The Jewish Book Council has announced the 2014 finalists for the Sami Rohr Prize for Jewish Literature, among them a study of how newcomers learn to become Orthodox; a look at Jewish culture in pre-state Palestine and the story of the struggle over the Aleppo Codex.
The prize, which includes a purse of $100,000, switches off every year between non-fiction and fiction and honors philanthropist Sami Rohr.
This year’s list: Sarah Bunin Benor’s “Becoming Frum: How Newcomers Learn the Language and Culture of Orthodox Judaism;” Marni Davis’ “Jews and Booze: Becoming American in the Age of Prohibition;” Matti Friedman’s “The Aleppo Codex: A True Story of Obsession, Faith, and the Pursuit of an Ancient Bible;” Nina S. Spiegel’s “Embodying Hebrew Culture: Aesthetics, Athletics and Dance in the Jewish Community of Mandate Palestine” and Eliyahu Stern’s “The Genius, Elijah of Vilna and the Making of Modern Judaism.”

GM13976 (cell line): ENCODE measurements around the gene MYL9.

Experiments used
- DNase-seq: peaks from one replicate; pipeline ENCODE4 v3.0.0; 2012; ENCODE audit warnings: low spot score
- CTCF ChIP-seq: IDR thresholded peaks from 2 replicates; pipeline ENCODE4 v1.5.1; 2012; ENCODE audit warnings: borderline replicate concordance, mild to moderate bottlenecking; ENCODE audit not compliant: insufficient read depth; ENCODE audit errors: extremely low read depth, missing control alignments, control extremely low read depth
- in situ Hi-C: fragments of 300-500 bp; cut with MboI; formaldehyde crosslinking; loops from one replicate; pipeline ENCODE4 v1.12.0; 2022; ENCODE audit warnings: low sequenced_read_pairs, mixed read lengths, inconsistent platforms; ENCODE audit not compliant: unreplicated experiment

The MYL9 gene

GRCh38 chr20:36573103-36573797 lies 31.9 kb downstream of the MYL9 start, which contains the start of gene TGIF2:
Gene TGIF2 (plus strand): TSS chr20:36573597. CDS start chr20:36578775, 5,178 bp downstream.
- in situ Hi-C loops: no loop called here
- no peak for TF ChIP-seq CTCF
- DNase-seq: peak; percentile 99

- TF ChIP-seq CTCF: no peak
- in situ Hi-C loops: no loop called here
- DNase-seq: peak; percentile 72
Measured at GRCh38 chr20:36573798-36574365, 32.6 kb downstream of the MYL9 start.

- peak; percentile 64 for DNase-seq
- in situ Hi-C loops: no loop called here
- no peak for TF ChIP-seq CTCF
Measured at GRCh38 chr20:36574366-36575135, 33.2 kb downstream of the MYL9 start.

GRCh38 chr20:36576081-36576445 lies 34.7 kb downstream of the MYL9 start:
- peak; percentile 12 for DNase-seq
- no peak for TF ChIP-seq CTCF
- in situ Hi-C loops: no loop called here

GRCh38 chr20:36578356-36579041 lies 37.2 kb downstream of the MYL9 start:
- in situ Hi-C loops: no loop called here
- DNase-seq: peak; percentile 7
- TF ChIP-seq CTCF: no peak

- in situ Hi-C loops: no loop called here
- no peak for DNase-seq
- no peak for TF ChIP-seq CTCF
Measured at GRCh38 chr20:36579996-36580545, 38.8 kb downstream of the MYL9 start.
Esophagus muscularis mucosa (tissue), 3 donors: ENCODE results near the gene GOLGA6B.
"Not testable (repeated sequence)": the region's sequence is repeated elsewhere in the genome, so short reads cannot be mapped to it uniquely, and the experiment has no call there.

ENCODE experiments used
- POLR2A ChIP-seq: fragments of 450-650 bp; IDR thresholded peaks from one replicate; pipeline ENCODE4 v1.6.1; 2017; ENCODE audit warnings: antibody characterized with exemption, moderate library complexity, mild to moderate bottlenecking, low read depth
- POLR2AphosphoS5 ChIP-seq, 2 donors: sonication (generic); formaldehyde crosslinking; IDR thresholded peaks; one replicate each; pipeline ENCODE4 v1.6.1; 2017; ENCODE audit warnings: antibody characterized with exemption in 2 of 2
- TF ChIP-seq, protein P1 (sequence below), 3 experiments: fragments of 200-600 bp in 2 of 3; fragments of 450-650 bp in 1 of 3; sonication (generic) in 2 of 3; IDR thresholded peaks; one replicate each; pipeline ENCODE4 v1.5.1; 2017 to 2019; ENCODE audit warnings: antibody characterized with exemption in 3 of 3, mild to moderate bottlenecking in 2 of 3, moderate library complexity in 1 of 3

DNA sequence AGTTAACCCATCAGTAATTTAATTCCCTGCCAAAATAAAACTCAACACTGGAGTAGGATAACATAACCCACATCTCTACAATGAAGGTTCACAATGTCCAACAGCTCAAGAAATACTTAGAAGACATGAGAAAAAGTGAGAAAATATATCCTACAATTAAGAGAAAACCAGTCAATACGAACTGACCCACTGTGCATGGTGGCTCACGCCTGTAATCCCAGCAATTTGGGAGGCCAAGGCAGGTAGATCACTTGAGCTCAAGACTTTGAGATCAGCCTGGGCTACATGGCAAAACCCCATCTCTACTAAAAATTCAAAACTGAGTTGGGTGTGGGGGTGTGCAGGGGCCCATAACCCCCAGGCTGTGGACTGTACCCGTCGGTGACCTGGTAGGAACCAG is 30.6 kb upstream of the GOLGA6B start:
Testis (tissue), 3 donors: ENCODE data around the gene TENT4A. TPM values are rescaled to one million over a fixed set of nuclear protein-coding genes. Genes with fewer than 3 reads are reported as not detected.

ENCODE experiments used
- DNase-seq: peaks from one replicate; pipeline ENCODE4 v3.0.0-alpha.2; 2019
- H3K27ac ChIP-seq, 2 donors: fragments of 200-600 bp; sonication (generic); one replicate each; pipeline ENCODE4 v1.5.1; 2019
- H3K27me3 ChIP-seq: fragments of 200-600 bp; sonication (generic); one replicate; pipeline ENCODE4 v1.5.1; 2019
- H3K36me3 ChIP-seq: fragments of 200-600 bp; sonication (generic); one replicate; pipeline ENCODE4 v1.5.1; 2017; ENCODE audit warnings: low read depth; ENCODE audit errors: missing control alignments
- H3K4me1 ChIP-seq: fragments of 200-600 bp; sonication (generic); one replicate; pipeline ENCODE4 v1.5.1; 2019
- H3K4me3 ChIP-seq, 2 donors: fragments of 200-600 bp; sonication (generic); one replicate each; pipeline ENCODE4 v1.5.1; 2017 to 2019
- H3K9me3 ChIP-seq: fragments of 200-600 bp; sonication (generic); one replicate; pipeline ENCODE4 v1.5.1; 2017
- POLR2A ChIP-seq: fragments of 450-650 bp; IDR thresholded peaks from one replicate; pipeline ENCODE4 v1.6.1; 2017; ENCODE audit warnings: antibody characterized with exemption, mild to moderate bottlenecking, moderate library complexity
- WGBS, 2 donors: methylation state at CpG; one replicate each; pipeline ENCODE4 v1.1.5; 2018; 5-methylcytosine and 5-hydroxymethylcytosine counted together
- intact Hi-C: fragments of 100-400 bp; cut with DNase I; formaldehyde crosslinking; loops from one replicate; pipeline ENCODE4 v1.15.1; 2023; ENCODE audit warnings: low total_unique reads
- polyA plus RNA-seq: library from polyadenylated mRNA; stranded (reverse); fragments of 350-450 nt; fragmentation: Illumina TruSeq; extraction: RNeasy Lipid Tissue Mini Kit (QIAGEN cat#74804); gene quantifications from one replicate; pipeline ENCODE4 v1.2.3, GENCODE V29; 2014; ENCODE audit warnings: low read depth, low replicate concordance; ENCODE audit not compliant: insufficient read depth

Last year, “The Innocents” by Francesca Segal, a modern version of Edith Wharton’s “The Age of Innocence,” won the prize for fiction.
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